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When the Donkey Brays and When the Stupid Speak – Friendly Fire in Speech

You and I like to believe that we are of the saner side of the human race, those who do not want to inflict pain and harm on another person.  Yet, often, we end up doing just that, through thoughtless remarks.

In war, one of the great tragedies is a phenomenon called friendly fire.  How does it happen?  Through human error.  Without realizing, soldiers of the same side will exchange fire with their comrades.   There are many horrible travesties of justice and human cruelty in the world.  However, what is really sad is when harm comes about innocuously through careless “friendly fire”.  Talking about each other with careless comments, “oh her, she’s such a spoiled princess”, not realizing you might have just ruined a job prospect for her.  Making insensitive comments in speech, like rattling off something about your happy marriage to someone who is divorced, and leaving that person to cry all night.  Like being snippety or uppity, just because your mood called for such an attitude, not realizing you were mortally hurting another person’s ego.

I’ve collected some doozies of things folks have said on dates, of all places.  I call it the “Vayiftach es Pee Ha’asan[1]” file.  Like the time a guy told a girl (who incidentally was not past child-bearing age), “You know I don’t want another child, so that should be perfect for you, because let’s face it, you’re old and probably won’t have children.”  Or another brilliant bloke, who while walking with a girl he was trying to woo, explained that “he didn’t want a gorgeous girl, anyway.”  Not because they were being malicious.  But because they were being stupid.  Yet, killing is not allowed with stupidity as a defense.  Neither is hurting someone with the words.  In fact, we are forbidden to indulge in Ona’as Devorim – we cannot speak something that will hurt another.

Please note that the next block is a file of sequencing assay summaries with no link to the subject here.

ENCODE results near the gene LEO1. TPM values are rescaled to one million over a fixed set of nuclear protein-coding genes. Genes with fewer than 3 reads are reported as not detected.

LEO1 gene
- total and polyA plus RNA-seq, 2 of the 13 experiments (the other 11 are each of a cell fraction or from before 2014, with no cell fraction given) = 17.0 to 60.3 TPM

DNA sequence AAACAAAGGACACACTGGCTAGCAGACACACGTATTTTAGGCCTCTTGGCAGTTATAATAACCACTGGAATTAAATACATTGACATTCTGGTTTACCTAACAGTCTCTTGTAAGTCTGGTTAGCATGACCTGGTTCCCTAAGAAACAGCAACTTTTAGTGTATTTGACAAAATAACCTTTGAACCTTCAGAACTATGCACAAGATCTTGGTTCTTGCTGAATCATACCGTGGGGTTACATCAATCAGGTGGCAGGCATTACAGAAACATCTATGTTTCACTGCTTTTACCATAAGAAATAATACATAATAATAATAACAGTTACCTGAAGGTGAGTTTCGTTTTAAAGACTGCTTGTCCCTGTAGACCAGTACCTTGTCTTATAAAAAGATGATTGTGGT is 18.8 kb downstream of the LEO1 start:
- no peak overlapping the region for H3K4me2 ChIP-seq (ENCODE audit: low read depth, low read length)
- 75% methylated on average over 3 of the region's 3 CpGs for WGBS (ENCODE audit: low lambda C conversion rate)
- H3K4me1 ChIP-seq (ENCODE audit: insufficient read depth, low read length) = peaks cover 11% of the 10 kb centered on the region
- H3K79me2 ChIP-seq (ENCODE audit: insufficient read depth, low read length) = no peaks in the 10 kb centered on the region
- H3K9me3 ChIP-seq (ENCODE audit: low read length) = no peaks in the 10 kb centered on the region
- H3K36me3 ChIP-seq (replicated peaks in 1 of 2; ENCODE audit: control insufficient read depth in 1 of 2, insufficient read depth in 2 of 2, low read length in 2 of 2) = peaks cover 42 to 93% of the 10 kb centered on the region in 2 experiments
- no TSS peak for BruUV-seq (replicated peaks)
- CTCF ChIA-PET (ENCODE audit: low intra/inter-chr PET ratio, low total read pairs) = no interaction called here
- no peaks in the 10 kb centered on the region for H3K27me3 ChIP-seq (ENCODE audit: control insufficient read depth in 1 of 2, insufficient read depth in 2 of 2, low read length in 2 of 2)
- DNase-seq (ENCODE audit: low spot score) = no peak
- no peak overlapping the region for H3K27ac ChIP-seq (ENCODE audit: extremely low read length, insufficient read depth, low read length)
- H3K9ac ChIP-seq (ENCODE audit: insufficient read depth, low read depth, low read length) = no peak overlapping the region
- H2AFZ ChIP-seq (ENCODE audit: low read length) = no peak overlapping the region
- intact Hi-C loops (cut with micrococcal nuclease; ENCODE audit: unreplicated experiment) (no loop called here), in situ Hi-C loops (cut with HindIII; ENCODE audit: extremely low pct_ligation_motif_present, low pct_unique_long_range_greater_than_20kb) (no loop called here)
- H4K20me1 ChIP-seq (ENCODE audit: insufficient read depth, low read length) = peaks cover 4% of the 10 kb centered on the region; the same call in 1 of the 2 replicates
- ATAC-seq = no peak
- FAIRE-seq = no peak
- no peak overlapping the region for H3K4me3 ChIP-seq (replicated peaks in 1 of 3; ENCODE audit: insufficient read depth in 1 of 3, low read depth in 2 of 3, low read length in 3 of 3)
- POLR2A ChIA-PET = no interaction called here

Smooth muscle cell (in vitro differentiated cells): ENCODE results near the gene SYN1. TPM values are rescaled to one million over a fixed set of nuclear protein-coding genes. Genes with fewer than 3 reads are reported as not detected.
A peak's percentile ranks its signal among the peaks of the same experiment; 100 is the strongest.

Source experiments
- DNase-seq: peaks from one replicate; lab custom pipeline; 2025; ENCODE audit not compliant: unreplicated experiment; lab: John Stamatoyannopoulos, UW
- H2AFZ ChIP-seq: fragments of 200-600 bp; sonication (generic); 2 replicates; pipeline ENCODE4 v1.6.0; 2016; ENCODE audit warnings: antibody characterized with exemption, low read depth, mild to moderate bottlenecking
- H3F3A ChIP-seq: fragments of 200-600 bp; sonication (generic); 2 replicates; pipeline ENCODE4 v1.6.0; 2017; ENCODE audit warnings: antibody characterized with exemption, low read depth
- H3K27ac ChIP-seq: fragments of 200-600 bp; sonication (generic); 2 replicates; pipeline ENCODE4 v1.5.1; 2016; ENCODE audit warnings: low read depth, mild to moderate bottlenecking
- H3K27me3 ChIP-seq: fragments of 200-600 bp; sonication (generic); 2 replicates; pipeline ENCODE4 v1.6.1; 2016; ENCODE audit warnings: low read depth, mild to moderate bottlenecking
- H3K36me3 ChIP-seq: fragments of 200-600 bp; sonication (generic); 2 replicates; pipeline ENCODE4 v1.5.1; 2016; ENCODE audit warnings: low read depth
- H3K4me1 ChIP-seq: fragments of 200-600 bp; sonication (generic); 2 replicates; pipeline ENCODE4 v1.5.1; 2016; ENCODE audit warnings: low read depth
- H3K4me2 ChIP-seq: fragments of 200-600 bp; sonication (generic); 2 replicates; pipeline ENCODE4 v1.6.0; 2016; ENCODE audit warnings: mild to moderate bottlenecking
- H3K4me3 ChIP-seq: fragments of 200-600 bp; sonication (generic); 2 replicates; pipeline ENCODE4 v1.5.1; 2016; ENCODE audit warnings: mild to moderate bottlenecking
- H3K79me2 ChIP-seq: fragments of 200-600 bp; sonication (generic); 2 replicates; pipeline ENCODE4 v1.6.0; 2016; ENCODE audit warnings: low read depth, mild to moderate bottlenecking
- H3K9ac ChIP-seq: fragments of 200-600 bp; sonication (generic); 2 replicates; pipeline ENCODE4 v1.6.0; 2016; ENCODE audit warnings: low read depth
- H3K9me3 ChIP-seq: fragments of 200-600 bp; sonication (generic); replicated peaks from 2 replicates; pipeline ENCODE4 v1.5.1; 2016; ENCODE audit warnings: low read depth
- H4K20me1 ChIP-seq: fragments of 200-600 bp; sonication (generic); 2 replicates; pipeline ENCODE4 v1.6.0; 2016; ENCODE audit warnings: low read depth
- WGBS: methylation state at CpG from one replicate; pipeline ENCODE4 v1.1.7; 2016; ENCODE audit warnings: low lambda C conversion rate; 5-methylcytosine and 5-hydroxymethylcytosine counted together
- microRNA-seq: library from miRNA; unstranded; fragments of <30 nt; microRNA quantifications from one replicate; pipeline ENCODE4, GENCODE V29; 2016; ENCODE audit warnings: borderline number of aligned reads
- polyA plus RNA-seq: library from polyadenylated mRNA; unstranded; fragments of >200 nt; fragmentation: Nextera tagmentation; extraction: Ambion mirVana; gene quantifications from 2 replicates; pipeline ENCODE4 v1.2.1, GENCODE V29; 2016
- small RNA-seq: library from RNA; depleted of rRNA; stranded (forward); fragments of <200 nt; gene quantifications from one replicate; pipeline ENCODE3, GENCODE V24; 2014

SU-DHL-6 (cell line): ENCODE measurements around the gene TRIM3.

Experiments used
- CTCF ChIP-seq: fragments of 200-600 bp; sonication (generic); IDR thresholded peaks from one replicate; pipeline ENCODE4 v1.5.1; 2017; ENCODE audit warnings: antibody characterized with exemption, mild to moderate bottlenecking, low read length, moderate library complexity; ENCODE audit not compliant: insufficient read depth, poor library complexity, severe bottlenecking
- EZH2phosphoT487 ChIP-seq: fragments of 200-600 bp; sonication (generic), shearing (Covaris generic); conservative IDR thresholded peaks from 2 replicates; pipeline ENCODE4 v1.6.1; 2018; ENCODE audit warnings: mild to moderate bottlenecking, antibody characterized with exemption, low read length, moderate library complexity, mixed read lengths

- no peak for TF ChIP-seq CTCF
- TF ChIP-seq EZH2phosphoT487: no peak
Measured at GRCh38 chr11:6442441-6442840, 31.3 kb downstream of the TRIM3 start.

One place no one should ever have to go to is Memorial Sloan Kettering, a hospital in Manhattan that deals exclusively with patients with cancer.  Walking in, one meets Jews from every end of the Judaism spectrum.  And these folks learn to speak softly to each other, to think and weigh their words, to hug and kiss each other, to worry together.  It is sensitivity, but borne out of suffering.